By the same token, new feelings about death and the macabre began to seek expression. The root of these new cultural forms had a specific and terribly uncomfortable origin: the human corpse. Stirring up the primal, perhaps universal fear of the dead, the Great War had placed human beings in proximity to millions of corpses that could not be buried. Worse, many could not be identified, and more than a few did not even look like what we think human bodies should look like. Shells, machine guns, gas, and a whole array of technology had muddled them into misshapen forms, empty matter, if still disturbingly organic. The horror of the Great War, traumatically reenacted over and over and over after 1918 down to the present moment, drew its chill from the shattered, bloated, fragmented corpses that covered the wastelands made by the war.
My reading of the roots of horror in the Great War is anything but Freudian. That said, Sigmund Freud appears throughout this account as one who not only was affected by the war but also made some interesting observations about how 1914–1918 transformed European culture and consciousness. He complicated his own ideas because of the conflict, conceding that a death instinct may play at least as important a role in how human beings experience life as sexuality and childhood traumas related to it. Thanatos can be as significant, sometimes more significant, than Eros.
One of the ideas Freud entertained concerned how the war changed the subjects that fiction might explore. “It is evident that the war is bound to sweep away [the] conventional treatment of death,” he wrote in 1915. While his own sons and many of his students fought at the front, he declared, “Death will no longer be denied; we are forced to believe in it. People really die; and no longer one by one. But many, often tens of thousands, in a single day.” Freud hoped, and he expressed it only as a hope, that the return of “primitive” passions, a kind of “bedazzlement” with death, would end when peace returned. He would be mightily disappointed.
One unlikely voice, who indeed had luckily avoided service in the Austro-Hungarian army, helped explain this new, festering reality. Walter Benjamin loved hashish and women too much to get around to writing a proper history; instead, he wrote essays of such beauty and depth that we are still puzzling and wondering over them almost 80 years after his death. He did, during the period that this book covers, fitfully scribble at essays, fiction, personal reflections, and a sprawling unfinished work he called simply “The Arcades Project.”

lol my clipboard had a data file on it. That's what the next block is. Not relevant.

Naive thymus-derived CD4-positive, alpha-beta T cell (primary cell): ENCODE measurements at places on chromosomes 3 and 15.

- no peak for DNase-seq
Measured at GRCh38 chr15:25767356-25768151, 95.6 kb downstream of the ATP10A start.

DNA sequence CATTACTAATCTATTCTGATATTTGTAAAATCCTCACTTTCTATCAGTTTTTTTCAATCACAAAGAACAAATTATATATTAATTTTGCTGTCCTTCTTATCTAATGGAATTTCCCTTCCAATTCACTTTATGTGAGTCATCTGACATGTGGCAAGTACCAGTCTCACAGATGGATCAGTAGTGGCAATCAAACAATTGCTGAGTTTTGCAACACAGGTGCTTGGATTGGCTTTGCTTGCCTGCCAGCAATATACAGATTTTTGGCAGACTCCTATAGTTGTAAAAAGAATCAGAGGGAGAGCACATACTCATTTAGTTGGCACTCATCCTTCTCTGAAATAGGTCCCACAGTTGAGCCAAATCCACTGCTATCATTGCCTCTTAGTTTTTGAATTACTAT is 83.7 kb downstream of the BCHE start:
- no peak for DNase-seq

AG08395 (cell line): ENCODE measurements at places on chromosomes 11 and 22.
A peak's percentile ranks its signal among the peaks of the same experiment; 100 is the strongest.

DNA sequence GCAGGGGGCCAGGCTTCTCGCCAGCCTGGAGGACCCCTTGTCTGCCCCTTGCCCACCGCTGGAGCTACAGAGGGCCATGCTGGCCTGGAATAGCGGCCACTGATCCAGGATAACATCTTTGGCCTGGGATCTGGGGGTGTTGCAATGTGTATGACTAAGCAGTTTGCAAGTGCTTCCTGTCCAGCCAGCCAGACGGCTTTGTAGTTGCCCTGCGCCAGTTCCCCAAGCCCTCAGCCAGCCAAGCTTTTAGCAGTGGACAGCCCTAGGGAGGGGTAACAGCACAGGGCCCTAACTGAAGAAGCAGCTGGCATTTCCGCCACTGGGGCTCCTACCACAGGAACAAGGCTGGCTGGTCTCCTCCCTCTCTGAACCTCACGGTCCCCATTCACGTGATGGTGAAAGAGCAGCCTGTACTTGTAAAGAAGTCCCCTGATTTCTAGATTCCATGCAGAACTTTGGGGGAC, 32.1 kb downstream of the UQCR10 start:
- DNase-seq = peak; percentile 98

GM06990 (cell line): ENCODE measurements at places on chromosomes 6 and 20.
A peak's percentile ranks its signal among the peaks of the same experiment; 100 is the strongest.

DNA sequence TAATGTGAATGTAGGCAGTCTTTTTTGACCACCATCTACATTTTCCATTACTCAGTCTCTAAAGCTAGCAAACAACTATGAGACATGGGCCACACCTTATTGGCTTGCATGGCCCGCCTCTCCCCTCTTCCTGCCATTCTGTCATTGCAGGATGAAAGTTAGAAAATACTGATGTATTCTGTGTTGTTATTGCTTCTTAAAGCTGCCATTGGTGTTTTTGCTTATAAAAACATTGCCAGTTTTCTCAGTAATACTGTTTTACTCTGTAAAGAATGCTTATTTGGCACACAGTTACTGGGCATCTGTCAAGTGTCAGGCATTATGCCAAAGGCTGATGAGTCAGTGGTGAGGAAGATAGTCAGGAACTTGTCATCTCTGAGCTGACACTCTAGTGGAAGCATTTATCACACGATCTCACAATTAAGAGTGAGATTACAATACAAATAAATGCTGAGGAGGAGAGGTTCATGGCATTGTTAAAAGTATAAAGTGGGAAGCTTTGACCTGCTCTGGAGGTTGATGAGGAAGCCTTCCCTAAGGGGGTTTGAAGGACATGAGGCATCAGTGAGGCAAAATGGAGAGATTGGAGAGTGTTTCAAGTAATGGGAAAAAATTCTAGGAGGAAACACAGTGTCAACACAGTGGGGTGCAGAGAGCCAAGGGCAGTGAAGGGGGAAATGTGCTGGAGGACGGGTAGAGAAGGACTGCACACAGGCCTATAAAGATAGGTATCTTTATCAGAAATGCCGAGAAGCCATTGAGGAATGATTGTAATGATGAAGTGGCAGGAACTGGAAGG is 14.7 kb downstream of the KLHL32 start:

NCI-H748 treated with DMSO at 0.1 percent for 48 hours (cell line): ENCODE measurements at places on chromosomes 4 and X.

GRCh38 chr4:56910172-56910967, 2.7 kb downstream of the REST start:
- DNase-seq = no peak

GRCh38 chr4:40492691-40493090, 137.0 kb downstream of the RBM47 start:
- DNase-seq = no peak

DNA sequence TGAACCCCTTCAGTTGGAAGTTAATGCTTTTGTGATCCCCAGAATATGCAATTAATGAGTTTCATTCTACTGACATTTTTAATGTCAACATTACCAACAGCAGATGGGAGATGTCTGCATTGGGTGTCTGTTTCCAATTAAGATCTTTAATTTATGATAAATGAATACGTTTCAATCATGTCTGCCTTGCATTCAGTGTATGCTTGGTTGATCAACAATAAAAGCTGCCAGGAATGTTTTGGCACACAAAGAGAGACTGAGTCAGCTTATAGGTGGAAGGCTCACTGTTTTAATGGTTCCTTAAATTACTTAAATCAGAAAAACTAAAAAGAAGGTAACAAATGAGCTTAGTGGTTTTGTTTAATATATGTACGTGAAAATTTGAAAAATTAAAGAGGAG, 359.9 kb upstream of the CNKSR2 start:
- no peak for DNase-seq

In 1936, four years before his untimely death, Benjamin wrote an essay he called “The Storyteller,” in which, amid his meditation on the nature of memory, he said this about the Great War:
Was it not noticeable that at the end of the war men returned from the battlefield grown silent—not richer, but poorer in communicable experience? What 10 years later was poured out in the flood of war books was anything but the experience that pours from mouth to mouth.
Benjamin of course knew about, and often criticized, the vast literature that the war produced, especially those works that talked of the “sublimity” of conflict, praised the “beauty” of unremitting violence, and often shaded over into fascism’s dreams of mythic warriors. He wrote the words above about the armless veteran one saw at the café, the cousin who had been at Ypres or Gallipoli and sat silent at family gatherings, sometimes staring off into the middle distance. He wrote of the men who wore masks meant to hide their terrible facial wounds, disfigurements sometimes made even more eerie by the first, halting efforts at combat plastic surgery.
Of these men’s experience of war, Benjamin continued:
A generation that had gone to school on a horse-drawn streetcar now stood under the open sky in the countryside in which nothing remained unchanged but the clouds and, beneath those clouds, in a field of force of destructive torrents and explosions, was the tiny, fragile human body.
These vulnerable bodies—millions of which would be transformed into corpses by history’s first fully mechanized killing machine, which we call World War I—haunt every decade of the 20th century. Their eyes, filled first with shock and soon with nothingness, became the specters of despairing creativity for a generation of filmmakers, writers, and artists who themselves often went about their work with shattered bodies and psyches. All of the uncertainty and dread that folklore and popular tale had ever associated with automata, the disconcerting effect of a mirror, shadows, and puppets seemed suddenly to become historical reality in the sheer number of millions of dead, millions more permanently disabled and disfigured, and bodies that came marching home like empty husks, the person whom family and friends had known before 1914 having been left in another place.
We must write of such things, Benjamin counseled, “with as much bitterness as possible.” For many in his generation, bitterness even proved too weak a concoction.
I hope the air feels thick with static, the smell of an alchemy gone awry, a precursor to what Benjamin once described as a “single catastrophe” that tore history apart like a massive explosion, “piling wreckage upon wreckage.” Because not only did single acts of horror happen, they produced a world of horror that we still live in, both in our imaginations and in our daily lives. The artists, writers, and directors who experienced the Great War, most of them directly, never stopped having the same nightmare, over and again, a nightmare they told the world. Meanwhile, like a spell gone wrong, the Great War conjured up a new world, a sort of alternate reality distinct from what most people before 1914 expected their lives to be. It was a dark dimension where horror films, stories, and art became a Baedeker’s guide to the new normal rather than entertaining diversions. Monsters had come out of the abyss.
I have tried to write of these things with as much bitterness as possible.
From Wasteland: The Great War and The Origins Of Modern Horror. Courtesy of Counterpoint Press. Copyright 2018 by W. Scott Poole.